For kids growing up today, let alone tomorrow we’re living in a world where we outsource knowledge and skills to the Internet and devices. I’m not saying it’s a waste of time or pointless to have good handwriting, when we’re likely to be interacting with voices and keyboards, but I’m not sure it’s a priority to be perfect at it. Kids will struggle to communicate if they can’t spell at all, but when spell checkers auto translate, when software does voice to text, maybe it’s not something to take up the majority of time. Math and the logic it yields is essential, but perhaps we need to think more philosophically. There are questions: Do we need to teach kids to code when software will soon write itself, or should we be teaching kids to understand unmet needs to help direct the software of what problems to solve? Do kids need to speak French or other languages when Google translate will soon be perfect and instant.

Four new attributes
These are things to question, not changes to make easily. The future is less about what to remove and what to refocus on. If we really focus on building kids for the future, I believe there are four key attributes to develop. 카지노사이트 추천

Relationships: The reality the modern working world will for many not be as an employee in a company, but as a creator of value through relationships. I don’t need to know how to code, how to perfect Search Marketing or to write copy for a website. I just need to know the very best and the most trusted in each circle. Education for the future needs to focus on ways to ensure people can build lasting, human-oriented relationships.

Curiosity: When smartphones access everything the world has ever known, collectively, anywhere, and anytime, only curiosity limits our knowledge and depths of thought. It’s curiosity that fuels our interest and that forms the need for relationships with experts. If there is one attribute that we’re born with, that dies as we mature, and that we need to foster it through education, it’s our innate human thirst to know more. We must embrace this.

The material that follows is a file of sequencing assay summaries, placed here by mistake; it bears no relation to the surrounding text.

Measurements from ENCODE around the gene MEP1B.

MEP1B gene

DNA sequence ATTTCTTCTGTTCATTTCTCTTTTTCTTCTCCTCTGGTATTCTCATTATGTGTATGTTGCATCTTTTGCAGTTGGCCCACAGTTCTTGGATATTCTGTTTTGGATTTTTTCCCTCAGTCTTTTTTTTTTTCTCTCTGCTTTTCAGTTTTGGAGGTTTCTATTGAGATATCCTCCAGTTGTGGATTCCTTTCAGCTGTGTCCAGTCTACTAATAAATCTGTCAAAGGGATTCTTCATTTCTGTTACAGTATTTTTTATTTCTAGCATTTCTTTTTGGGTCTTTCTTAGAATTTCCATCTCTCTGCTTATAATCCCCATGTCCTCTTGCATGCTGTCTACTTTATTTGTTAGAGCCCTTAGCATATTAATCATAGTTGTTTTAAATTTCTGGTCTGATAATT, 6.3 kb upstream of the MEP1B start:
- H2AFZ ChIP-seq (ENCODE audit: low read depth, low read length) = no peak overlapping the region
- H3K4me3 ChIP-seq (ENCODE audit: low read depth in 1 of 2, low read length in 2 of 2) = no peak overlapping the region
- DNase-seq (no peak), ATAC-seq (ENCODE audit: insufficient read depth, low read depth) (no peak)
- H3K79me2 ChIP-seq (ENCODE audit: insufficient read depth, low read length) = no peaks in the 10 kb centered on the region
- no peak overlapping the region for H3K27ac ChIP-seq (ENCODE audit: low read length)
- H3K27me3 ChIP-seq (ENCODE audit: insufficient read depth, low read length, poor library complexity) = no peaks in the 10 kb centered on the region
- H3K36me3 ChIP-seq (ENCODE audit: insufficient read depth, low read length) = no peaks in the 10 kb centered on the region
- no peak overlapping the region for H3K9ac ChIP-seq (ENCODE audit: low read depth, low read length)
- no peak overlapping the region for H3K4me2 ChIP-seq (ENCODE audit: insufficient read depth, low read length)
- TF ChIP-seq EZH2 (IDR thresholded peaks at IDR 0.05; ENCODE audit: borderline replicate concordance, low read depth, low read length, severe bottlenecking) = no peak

Creativity: Like curiosity each and every one of us is born creative, until schooling, friends, the need to get a proper job, or hit the ROI box in an excel spreadsheet dampen this down. Engineering helps us make anything, but it’s imagination that drives everything. The greatest lever of value we’ve ever known is the power of an idea. We need to give creativity and ideas paramount importance in education for the future.

Empathy: We need to know what it’s like to be different, how to relate to each other, how to exceed the expectations, hopes and ambitious of others. In a world more divided and polarized than ever, we need to build bridges and commonalities and this is out tool.

If we foster creativity, fuel curiosity and help people relate via relationships and empathy then we empower kids to be 100 percent reliant on themselves and nothing else. They’ll be adaptable to change in a world that we can’t yet foresee, agile and able to change fast; they will thrive regardless of the world.

The reality of the modern age is that I learn more in one year of a well curated Twitter feed than my entire masters degree at university, and it carries on giving back to me. I’ve better relationships from LinkedIn than I developed from University. We don’t need to change everything now, but we do need to start forgetting the assumptions we’ve made until now. The future is more uncertain than ever, but we need to make our kids as wide, as balanced, as agile, as self reliant as ever to help thrive in that world.